About Stanford's MLA

Rafael, The School of Athens, 1510-11 

Why is interdisciplinary liberal arts study so crucial today?



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What Does 'MLA' mean?

Charles Junkerman, Associate Provost and Dean of Continuing Studies, outlines the skills and attributes that are nurtured and cultivated in the MLA Program.

The questions we ponder differ very little from those that worried our remote—and not so remote—ancestors. Their wisdom and their imaginings weave the fabric of what we call human nature. Philosophy, mythology, music, art, literature, history, religious studies—these records of human experience, thought, and interpretation have formed the core of the liberal arts education ever since the Greeks encouraged their citizens to live with well-informed skepticism and to speak with courage. We want to know, as they did, who we are, what the past tells us, and how to move responsibly into the future. We need to know, too, how best to respect the diverse social and biological world we inhabit, and how to husband it for the future.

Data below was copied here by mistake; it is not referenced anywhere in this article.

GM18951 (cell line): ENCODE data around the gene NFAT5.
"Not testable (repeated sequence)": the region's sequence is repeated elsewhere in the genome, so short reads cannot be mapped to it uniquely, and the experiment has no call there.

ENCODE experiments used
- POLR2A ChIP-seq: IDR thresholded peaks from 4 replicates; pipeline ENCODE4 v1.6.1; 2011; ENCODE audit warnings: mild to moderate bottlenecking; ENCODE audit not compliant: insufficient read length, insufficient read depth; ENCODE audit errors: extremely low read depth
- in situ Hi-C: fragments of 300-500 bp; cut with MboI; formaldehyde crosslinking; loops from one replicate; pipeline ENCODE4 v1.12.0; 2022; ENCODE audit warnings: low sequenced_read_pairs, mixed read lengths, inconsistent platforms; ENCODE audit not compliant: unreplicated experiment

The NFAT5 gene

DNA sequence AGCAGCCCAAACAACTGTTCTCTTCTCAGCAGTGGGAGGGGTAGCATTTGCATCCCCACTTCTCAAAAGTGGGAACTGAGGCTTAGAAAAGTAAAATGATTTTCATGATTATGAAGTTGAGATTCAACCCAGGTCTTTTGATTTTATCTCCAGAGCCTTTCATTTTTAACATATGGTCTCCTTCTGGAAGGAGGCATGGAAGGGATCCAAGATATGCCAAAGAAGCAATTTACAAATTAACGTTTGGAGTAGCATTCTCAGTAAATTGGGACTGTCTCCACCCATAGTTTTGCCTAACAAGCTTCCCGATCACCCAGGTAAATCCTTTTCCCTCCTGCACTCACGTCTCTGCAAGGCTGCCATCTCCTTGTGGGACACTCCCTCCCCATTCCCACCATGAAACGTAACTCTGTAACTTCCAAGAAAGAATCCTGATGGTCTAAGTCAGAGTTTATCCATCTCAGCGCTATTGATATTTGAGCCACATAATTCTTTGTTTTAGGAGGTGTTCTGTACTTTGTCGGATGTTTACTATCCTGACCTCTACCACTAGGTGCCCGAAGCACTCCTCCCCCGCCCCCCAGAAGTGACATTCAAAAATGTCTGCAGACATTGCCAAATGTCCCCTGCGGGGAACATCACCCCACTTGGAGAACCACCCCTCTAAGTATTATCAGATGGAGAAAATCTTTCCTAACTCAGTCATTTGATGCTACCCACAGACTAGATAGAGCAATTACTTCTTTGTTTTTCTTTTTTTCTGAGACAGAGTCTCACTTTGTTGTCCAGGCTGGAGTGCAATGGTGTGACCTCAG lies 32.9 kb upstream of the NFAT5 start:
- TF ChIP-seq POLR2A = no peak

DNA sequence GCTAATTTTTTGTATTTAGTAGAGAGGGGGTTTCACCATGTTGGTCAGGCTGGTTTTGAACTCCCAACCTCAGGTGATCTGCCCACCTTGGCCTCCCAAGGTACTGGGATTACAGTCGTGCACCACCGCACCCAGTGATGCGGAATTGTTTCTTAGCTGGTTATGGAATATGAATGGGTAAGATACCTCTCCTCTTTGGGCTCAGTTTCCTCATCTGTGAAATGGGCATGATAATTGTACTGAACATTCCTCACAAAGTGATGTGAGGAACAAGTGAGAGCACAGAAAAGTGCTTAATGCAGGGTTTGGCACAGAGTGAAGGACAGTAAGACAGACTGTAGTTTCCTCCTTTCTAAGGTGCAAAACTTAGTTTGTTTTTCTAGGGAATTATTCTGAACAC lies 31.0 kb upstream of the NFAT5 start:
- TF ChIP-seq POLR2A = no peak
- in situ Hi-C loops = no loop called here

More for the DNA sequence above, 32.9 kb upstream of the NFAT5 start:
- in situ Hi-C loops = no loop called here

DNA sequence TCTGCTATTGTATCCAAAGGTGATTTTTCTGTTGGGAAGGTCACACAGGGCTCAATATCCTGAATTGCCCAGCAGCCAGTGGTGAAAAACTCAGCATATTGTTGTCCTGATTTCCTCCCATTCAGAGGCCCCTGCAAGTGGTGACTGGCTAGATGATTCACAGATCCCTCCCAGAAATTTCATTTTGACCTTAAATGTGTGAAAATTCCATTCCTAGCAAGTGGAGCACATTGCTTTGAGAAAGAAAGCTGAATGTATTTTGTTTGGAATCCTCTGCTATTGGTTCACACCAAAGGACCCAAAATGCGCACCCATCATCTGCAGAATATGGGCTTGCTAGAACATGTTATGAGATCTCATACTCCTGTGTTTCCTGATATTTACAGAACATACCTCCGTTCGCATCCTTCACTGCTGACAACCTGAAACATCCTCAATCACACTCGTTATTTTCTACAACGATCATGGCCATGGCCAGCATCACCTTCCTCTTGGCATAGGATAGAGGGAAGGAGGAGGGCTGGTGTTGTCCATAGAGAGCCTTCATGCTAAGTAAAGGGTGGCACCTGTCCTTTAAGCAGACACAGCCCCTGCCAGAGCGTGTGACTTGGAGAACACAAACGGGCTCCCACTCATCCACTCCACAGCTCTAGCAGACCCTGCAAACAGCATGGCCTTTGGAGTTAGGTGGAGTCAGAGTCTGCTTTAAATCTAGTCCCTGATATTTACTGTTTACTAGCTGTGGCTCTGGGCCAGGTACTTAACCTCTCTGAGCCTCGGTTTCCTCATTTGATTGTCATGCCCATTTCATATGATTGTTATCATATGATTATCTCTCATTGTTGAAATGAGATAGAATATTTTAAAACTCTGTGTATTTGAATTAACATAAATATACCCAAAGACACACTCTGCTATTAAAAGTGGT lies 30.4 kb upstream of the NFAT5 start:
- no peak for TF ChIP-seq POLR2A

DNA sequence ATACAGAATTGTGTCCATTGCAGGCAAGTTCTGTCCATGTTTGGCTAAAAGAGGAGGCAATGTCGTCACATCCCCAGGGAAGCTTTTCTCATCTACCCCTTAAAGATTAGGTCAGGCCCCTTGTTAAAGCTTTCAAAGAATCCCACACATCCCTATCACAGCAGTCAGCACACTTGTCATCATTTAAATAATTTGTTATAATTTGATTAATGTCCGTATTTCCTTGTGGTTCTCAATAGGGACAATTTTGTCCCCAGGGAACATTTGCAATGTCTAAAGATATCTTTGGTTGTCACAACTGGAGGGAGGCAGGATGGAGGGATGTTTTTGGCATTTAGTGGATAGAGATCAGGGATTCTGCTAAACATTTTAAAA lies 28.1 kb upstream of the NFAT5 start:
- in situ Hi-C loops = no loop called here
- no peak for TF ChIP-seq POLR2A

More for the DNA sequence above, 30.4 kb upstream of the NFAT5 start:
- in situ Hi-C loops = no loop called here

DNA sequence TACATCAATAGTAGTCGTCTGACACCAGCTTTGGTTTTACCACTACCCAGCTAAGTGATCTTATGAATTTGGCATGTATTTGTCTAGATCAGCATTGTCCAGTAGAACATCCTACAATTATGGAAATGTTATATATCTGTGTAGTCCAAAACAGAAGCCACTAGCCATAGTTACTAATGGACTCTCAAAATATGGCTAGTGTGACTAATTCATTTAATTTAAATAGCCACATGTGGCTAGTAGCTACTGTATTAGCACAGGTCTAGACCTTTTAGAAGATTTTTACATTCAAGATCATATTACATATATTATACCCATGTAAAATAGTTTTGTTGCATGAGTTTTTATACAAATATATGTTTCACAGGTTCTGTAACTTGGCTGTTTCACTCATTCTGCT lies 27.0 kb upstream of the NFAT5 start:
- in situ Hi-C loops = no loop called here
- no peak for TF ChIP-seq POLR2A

Today’s investigations into the human condition include the sciences, psychology, anthropology, geography, economics, sociology, and political science. Understanding the human impact of scientific discovery and the scientific necessity of humanistic thinking is vital. Bringing the fullness of human intelligence into creative conversation is the business of the interdisciplinary scholar, and of the student of the liberal arts.

Begun in 1991, Stanfor